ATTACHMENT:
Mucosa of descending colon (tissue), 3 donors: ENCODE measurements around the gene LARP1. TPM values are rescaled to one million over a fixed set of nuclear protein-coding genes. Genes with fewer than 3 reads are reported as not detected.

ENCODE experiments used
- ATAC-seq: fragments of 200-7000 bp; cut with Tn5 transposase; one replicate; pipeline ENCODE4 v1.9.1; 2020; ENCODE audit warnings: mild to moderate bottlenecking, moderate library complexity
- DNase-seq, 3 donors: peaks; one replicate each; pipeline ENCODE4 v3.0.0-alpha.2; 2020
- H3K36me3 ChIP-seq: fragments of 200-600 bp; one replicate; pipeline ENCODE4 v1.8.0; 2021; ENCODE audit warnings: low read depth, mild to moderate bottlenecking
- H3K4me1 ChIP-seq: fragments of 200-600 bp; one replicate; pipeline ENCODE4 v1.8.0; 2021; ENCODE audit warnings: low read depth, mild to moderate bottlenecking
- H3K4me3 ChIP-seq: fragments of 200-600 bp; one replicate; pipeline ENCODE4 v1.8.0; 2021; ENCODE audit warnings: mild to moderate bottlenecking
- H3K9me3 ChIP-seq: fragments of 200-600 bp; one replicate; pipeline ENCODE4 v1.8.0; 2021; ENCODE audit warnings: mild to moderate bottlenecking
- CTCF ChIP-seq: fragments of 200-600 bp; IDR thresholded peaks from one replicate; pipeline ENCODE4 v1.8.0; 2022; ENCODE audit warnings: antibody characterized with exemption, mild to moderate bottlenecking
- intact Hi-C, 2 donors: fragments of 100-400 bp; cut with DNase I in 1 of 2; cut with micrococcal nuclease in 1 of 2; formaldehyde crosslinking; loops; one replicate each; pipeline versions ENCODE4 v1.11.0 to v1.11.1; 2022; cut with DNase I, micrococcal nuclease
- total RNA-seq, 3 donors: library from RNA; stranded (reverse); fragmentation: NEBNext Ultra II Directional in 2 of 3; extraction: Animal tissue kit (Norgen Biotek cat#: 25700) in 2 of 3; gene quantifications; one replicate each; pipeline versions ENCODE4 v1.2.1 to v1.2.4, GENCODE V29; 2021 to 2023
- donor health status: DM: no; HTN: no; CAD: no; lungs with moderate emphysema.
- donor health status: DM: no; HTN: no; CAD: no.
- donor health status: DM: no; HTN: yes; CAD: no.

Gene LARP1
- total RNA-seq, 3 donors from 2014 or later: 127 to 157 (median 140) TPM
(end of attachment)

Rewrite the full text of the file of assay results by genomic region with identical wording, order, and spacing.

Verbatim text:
Mucosa of descending colon (tissue), 3 donors: ENCODE measurements around the gene LARP1. TPM values are rescaled to one million over a fixed set of nuclear protein-coding genes. Genes with fewer than 3 reads are reported as not detected.

ENCODE experiments used
- ATAC-seq: fragments of 200-7000 bp; cut with Tn5 transposase; one replicate; pipeline ENCODE4 v1.9.1; 2020; ENCODE audit warnings: mild to moderate bottlenecking, moderate library complexity
- DNase-seq, 3 donors: peaks; one replicate each; pipeline ENCODE4 v3.0.0-alpha.2; 2020
- H3K36me3 ChIP-seq: fragments of 200-600 bp; one replicate; pipeline ENCODE4 v1.8.0; 2021; ENCODE audit warnings: low read depth, mild to moderate bottlenecking
- H3K4me1 ChIP-seq: fragments of 200-600 bp; one replicate; pipeline ENCODE4 v1.8.0; 2021; ENCODE audit warnings: low read depth, mild to moderate bottlenecking
- H3K4me3 ChIP-seq: fragments of 200-600 bp; one replicate; pipeline ENCODE4 v1.8.0; 2021; ENCODE audit warnings: mild to moderate bottlenecking
- H3K9me3 ChIP-seq: fragments of 200-600 bp; one replicate; pipeline ENCODE4 v1.8.0; 2021; ENCODE audit warnings: mild to moderate bottlenecking
- CTCF ChIP-seq: fragments of 200-600 bp; IDR thresholded peaks from one replicate; pipeline ENCODE4 v1.8.0; 2022; ENCODE audit warnings: antibody characterized with exemption, mild to moderate bottlenecking
- intact Hi-C, 2 donors: fragments of 100-400 bp; cut with DNase I in 1 of 2; cut with micrococcal nuclease in 1 of 2; formaldehyde crosslinking; loops; one replicate each; pipeline versions ENCODE4 v1.11.0 to v1.11.1; 2022; cut with DNase I, micrococcal nuclease
- total RNA-seq, 3 donors: library from RNA; stranded (reverse); fragmentation: NEBNext Ultra II Directional in 2 of 3; extraction: Animal tissue kit (Norgen Biotek cat#: 25700) in 2 of 3; gene quantifications; one replicate each; pipeline versions ENCODE4 v1.2.1 to v1.2.4, GENCODE V29; 2021 to 2023
- donor health status: DM: no; HTN: no; CAD: no; lungs with moderate emphysema.
- donor health status: DM: no; HTN: no; CAD: no.
- donor health status: DM: no; HTN: yes; CAD: no.

Gene LARP1
- total RNA-seq, 3 donors from 2014 or later: 127 to 157 (median 140) TPM